January 26, 2012 / 6:04 PM / 7 years ago

U.S. corn growers say higher yields to boost ethanol

* Corn growers group projects huge yield gains by 2030

* Says corn use for ethanol to plateau, then increase

By Hugh Bronstein

BUENOS AIRES, Jan 26 (Reuters) - The United States is headed for a corn output boom over the years ahead that will increase supplies available for ethanol production, the head of an industry chamber said on Thursday.

The robust growth of the ethanol sector in recent years has altered the structure of the U.S. corn market and ethanol producers now consume about 40 percent of the crop, sparking criticism that food supplies are at risk.

National Corn Growers Association Chief Executive Rick Tolman said corn use in ethanol will eventually rise from current 5.0 billion bushel although “there will be a plateau for a time.”

“We’ve had reduced (corn) production in the last two years, but as we are able to increase production and work on new technology, I think it will continue to grow,” he told reporters in Buenos Aires during a tour of Southern Cone farm areas.

“It will follow technology. As we produce more corn per acre, we’ll have a certain amount of that go toward fuel production,” said Tolman, head of the Missouri-based chamber.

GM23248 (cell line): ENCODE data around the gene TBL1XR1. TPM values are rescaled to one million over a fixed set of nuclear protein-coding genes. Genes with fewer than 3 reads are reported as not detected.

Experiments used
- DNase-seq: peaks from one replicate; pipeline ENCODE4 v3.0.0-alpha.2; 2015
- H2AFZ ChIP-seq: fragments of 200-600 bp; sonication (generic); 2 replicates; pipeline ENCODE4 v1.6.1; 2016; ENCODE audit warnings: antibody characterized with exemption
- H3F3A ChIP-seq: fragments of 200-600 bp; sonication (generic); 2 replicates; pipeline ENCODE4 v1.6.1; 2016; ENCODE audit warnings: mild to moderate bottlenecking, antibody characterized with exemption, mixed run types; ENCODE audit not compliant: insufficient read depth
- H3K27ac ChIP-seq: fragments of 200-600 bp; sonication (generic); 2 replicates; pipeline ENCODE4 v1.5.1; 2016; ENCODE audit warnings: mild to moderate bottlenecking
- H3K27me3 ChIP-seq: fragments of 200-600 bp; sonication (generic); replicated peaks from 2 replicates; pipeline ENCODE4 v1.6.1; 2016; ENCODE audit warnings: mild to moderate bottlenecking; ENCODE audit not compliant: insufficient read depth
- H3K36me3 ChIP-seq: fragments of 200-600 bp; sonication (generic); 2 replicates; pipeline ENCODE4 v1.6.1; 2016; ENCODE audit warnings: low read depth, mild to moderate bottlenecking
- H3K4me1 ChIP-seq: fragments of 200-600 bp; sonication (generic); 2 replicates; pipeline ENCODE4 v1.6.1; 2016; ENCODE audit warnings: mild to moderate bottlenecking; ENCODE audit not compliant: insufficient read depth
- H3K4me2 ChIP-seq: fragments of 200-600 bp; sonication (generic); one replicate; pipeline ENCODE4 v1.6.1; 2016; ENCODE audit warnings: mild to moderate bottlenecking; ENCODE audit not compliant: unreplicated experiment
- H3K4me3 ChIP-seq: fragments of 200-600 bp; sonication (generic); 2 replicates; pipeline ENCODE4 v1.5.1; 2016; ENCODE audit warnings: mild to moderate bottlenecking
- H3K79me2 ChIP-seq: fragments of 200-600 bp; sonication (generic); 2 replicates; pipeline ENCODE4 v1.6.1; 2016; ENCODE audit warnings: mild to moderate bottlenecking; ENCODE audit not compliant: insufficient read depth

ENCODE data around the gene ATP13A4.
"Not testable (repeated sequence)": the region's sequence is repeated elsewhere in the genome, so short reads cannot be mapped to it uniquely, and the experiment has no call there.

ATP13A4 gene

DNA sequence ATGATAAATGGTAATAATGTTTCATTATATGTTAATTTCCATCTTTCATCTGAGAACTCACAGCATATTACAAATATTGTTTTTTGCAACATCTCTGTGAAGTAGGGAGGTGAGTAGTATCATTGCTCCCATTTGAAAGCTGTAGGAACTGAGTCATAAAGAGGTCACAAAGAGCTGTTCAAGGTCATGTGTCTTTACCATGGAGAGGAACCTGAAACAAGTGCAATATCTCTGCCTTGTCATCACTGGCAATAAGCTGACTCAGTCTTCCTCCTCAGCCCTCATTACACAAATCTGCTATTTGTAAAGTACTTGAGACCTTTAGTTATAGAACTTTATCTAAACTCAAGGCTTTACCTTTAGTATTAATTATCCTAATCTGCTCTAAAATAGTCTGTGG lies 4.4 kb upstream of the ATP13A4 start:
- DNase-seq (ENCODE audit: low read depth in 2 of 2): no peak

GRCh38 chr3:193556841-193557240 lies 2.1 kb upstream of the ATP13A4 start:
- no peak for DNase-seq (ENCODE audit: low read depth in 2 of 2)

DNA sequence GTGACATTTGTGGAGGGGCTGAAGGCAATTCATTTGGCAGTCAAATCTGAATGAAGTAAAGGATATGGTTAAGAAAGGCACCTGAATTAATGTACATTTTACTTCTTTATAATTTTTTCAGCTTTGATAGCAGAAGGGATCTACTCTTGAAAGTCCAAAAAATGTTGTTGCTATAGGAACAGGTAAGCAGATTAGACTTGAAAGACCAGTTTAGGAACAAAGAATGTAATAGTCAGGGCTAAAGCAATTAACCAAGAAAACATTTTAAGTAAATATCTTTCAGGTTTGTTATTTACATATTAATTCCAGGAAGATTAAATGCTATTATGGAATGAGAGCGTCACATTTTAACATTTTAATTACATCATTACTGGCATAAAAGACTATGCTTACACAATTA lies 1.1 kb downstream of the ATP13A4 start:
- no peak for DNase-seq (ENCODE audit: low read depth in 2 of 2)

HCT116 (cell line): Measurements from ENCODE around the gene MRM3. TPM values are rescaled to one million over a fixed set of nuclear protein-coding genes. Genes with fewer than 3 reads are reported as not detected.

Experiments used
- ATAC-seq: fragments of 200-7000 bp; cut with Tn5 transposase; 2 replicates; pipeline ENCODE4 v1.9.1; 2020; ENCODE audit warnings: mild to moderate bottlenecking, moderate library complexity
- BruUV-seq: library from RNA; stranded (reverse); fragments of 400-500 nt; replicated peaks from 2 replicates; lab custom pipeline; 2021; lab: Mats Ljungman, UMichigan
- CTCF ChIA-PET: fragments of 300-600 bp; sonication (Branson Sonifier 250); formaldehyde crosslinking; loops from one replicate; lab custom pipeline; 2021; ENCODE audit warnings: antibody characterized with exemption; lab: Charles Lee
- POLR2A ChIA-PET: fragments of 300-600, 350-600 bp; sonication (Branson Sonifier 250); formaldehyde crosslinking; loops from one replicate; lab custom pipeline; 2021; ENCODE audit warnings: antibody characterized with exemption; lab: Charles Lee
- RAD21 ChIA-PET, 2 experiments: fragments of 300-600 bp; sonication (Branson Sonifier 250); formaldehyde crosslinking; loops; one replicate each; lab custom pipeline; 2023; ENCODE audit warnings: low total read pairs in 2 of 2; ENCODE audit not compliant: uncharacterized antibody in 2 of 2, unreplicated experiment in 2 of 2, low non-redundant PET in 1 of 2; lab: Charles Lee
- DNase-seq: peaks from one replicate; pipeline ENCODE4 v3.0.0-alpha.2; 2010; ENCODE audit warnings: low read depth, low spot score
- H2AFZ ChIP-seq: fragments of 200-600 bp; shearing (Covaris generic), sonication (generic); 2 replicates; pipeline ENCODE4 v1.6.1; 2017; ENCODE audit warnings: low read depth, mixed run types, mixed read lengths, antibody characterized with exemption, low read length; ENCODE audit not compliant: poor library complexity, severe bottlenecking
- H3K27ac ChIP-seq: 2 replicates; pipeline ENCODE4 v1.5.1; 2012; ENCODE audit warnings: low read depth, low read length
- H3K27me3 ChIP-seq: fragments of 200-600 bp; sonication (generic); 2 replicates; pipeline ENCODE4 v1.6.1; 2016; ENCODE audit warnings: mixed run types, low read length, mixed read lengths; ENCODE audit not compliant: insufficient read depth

He expects U.S. corn yields to climb to an average 300 bushels per acre by 2030, almost double current yields. “That’s going to allow us significantly more opportunity to grow,” Tolman said.

Thomas Dorr, head of the U.S. Grains Council, said the ethanol boom is not cutting into the amount of corn available for food.

“The corn being used for ethanol in the United States is corn that was never going to have been produced,” said Dorr, who also spoke to reporters in Buenos Aires.

“When the global economy began its stunning growth in the 1990s as a result of the fall of the Iron Curtain, there was an increase in the demand for energy. That fostered the corn industry’s interest in producing for that market,” Dorr said.

“Had that growth in demand not occurred, we would probably not have the production capacity that we have today,” he added. “We would not have capitalized that technology and corn prices would probably be substantially higher.” (Editing by David Gregorio)

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